Four words your small business marketing message should never generate
Your small business marketing materials should never generate the words: "What Does That Mean?"
By Cary Weston
Think about your typical day. What your routines are, what your challenges are, and what it takes to just keep your head on straight.
Now think how many times during that day you go beyond your comfort zone, try new things, talk to new people, or challenge yourself in some new way.
If you’re like most of the free world, that number is pretty low.
There are as many reasons as there are people, but a common thread among many is that change is uncomfortable, new is hard to buy into, and understanding what to do, why to do it, and what the benefit may be takes time. Time most of us don’t have in our day.
Now, flip the script and view this from a business owner’s point of view. You're not only competing with other businesses but for time and attention in the customers day as well.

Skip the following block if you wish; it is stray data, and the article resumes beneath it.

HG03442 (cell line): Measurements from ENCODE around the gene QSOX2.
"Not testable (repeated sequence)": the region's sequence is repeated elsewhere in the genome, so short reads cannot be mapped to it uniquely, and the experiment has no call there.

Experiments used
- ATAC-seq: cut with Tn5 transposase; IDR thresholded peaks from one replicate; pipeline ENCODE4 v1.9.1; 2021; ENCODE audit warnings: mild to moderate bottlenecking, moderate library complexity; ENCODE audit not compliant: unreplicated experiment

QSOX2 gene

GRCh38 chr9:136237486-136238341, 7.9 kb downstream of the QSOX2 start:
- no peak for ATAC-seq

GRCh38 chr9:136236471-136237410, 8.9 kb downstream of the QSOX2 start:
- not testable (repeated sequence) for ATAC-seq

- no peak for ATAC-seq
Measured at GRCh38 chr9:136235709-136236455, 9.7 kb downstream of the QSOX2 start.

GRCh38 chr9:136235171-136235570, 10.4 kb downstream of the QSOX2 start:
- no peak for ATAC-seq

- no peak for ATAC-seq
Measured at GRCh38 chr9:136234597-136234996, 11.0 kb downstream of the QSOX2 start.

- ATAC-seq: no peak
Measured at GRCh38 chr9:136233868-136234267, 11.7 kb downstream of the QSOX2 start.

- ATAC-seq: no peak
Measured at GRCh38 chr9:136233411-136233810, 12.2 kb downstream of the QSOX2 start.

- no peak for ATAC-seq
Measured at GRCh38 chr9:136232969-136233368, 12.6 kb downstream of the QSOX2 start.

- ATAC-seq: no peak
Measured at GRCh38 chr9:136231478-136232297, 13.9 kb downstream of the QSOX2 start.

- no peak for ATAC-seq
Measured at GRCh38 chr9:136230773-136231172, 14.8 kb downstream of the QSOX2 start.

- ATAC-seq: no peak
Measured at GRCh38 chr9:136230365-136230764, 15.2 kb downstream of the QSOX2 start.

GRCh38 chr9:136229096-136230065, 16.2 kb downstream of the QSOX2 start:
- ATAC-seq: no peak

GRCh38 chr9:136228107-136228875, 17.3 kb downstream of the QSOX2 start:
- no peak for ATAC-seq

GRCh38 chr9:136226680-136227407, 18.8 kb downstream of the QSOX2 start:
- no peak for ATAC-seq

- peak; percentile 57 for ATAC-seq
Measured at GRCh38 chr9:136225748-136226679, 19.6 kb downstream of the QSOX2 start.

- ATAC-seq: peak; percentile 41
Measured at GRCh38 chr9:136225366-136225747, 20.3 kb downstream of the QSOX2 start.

You have a desire to sell more product, get more customers, and grow your business. By definition, that growth is going to come from people who are not currently using your service or buying your product.
In order to succeed, you must communicate and get the attention of a new audience. You must craft a message and insert it into the lives of those who have daily routines and habits that are familiar, comfortable, and predictable.
You must connect with a message that can be easily understood and have benefits that can be clearly seen by those your wishing to attract.
Insert here the power of the obvious.
Review your marketing messages. Are they easy to understand from the customers point of view. Do they quickly and obviously portray who you are, what you do, and why they should care.
Or do they cause those you’re looking to attract think to themselves “What does that mean”?
Don’t be afraid of being simple, obvious, and easy to understand with your marketing messages.
Forget fancy, artsy, and long-winded.
While there’s benefit in the creative side of marketing, the bottom line is this: if your message is not understood, it’s no good.
- Cary Weston is a partner of Sutherland Weston Marketing Communications in Bangor, Maine
Company's Web: www.sutherlandweston.com
Company's Twitter: www.twitter.com/SWMC_inc
Cary's Linked In: www.linkedin.com/in/caryweston
You can find him on Google+
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